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"You have the inborn natural right to remain silent. Don't think about it, don't talk about it, shuush ....... STILL." ~ Xaris
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Re: Week 1 - Obstacles to Reading

Post by Prof. Tarma Amelia Black » Tue Feb 06, 2018 6:37 pm

Aurelia West submitted:

There are many obstacles to reading, including difficulty decoding words, lack of fluency when reading aloud, and poor reading comprehension. Word decoding has to do with putting words together from sounds, fluency deals in reading aloud quickly and those with poor reading comprehension have trouble understanding what they read. Since most of these have to do with reading a physical book, audiobooks are a great resource that don't require the reader to need to put together each word from the page or piece things together quickly. My sister has ADHD which causes her to have difficulty focusing for long periods of time. While she isn't particularly partial to reading, I find that she reads most when there are books focusing on topics that really grab her interest, such as true crime, and when the chapters are short enough that she can leave and come back or there are good stopping points.
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"You have the inborn natural right to remain silent. Don't think about it, don't talk about it, shuush ....... STILL." ~ Xaris
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Re: Week 1 - Obstacles to Reading

Post by Prof. Tarma Amelia Black » Tue Feb 06, 2018 6:38 pm

Emanuel Hines submitted

The obstacle, which is not so serious, but can also make many troubles is limited vocabulary. Some would say that this is not any obstacle and that it is much worse to have any other reading obstacle. But having limited vocabulary can inflict all parts of human life. There will be problems in school and after this at the job- with limited vocabulary person will have problems at writing essay.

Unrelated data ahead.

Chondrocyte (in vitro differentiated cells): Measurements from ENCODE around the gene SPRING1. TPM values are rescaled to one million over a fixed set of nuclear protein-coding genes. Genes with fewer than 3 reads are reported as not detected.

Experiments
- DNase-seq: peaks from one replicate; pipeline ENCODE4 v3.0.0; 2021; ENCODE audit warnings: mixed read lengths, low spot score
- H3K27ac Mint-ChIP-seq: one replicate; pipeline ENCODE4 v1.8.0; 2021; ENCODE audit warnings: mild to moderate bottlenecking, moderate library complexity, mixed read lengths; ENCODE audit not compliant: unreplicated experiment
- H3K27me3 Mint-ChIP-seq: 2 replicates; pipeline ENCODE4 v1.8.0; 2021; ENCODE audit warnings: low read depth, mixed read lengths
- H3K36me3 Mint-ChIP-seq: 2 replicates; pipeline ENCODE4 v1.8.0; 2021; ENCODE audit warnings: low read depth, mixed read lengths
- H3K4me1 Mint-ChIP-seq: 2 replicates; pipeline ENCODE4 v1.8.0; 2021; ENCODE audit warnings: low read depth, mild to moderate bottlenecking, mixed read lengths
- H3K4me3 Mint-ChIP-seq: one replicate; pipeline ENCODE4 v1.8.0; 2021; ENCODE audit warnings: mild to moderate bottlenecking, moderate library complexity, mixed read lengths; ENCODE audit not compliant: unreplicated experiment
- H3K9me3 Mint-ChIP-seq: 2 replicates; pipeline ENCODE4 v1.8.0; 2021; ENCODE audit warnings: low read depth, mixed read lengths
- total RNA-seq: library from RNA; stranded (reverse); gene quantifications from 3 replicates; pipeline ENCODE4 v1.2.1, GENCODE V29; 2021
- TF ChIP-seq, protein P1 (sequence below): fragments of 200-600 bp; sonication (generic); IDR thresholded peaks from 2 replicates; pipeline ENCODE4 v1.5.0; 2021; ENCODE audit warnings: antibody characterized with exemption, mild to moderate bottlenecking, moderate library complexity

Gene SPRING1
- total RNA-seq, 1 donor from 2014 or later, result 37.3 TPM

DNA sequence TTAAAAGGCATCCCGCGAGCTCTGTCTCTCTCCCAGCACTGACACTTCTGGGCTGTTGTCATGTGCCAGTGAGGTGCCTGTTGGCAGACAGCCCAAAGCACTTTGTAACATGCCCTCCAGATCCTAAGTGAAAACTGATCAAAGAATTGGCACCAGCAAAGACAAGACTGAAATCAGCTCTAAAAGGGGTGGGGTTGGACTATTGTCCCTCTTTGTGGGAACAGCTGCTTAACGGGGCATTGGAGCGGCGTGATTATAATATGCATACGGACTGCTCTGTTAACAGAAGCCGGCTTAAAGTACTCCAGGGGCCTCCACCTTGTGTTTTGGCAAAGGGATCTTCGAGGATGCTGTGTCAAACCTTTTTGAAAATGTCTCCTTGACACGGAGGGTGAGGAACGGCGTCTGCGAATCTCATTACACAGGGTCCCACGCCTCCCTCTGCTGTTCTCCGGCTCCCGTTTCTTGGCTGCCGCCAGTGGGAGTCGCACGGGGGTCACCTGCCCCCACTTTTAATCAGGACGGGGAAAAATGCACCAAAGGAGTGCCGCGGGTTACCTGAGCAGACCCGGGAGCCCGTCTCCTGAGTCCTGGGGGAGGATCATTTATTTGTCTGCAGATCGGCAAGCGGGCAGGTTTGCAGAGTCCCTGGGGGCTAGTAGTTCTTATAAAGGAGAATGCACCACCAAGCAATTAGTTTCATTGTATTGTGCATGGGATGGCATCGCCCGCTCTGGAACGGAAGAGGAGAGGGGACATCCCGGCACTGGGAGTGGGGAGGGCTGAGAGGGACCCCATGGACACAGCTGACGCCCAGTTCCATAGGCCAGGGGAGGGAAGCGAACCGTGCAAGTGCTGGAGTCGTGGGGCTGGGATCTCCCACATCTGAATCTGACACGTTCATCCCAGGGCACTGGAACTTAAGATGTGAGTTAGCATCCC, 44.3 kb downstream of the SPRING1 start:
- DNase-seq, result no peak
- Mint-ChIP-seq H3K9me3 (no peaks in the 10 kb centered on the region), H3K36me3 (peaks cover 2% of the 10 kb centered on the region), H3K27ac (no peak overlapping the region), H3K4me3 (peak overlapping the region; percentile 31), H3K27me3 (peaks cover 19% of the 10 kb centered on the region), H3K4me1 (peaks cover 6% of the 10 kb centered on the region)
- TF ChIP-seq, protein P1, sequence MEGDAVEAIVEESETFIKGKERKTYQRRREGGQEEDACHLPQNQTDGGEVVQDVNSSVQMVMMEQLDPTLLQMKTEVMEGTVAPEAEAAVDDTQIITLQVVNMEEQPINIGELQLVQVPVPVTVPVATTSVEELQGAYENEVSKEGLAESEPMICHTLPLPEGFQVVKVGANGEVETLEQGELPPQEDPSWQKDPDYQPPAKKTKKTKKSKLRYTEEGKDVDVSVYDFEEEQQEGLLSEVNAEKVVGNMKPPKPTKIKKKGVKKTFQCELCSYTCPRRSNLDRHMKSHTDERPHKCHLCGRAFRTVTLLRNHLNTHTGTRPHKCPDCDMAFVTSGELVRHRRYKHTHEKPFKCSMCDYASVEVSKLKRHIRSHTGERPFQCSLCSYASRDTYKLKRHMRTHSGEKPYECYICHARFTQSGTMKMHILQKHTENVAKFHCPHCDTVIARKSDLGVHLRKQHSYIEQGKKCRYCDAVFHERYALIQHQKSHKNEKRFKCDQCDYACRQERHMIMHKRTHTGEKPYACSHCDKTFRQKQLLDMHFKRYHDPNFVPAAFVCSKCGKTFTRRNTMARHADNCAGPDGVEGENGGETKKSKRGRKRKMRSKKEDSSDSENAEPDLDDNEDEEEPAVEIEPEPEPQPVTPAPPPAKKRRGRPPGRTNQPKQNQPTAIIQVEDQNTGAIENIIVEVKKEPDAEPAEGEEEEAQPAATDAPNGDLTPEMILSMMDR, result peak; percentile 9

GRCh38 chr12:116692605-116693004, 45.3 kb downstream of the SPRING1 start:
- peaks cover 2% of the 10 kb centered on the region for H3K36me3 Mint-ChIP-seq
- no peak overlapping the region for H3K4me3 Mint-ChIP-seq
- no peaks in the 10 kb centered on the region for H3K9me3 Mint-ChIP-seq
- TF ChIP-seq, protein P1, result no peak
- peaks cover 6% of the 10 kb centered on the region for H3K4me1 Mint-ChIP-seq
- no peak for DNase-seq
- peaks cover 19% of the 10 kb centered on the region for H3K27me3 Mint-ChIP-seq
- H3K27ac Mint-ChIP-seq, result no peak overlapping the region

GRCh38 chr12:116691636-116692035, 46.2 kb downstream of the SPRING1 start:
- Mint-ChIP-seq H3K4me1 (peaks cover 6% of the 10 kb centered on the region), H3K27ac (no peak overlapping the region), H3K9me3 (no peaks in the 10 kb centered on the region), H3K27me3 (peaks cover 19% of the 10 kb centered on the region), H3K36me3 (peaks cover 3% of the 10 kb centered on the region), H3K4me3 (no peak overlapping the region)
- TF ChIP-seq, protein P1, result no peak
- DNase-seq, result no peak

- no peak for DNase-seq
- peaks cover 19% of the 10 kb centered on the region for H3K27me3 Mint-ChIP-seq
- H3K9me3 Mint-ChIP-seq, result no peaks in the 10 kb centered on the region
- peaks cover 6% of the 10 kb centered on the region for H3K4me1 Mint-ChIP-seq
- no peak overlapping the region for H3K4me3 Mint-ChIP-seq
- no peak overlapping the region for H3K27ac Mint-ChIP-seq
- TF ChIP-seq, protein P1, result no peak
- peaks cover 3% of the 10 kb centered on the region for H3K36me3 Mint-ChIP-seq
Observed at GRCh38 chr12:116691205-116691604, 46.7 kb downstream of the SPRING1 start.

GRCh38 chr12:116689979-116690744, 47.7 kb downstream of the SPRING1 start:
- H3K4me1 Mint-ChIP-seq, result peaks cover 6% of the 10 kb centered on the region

On the other side we all know how to improve it- by reading a lot of different books (also scientific, not only literature). But the catch is that often limited vocabulary is a reason of antimotivation. After meeting to many difficult terms and phrases, reading is not a reading any more- it becomes translating the phrases into words that you are similar with (translating from your language into your language).

Another problem is that limited vocabulary can inflict learning new languages- without proper words in your language, it is hard to learn a new one.

So solution is simple, but risky. Person needs to start with shorter books, so he can be motivated enough whole time by reading. After some time he/she can continue with reading longer and more difficult books.
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"You have the inborn natural right to remain silent. Don't think about it, don't talk about it, shuush ....... STILL." ~ Xaris
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Re: Week 1 - Obstacles to Reading

Post by Prof. Tarma Amelia Black » Tue Feb 06, 2018 6:39 pm

Gail Allen submitted: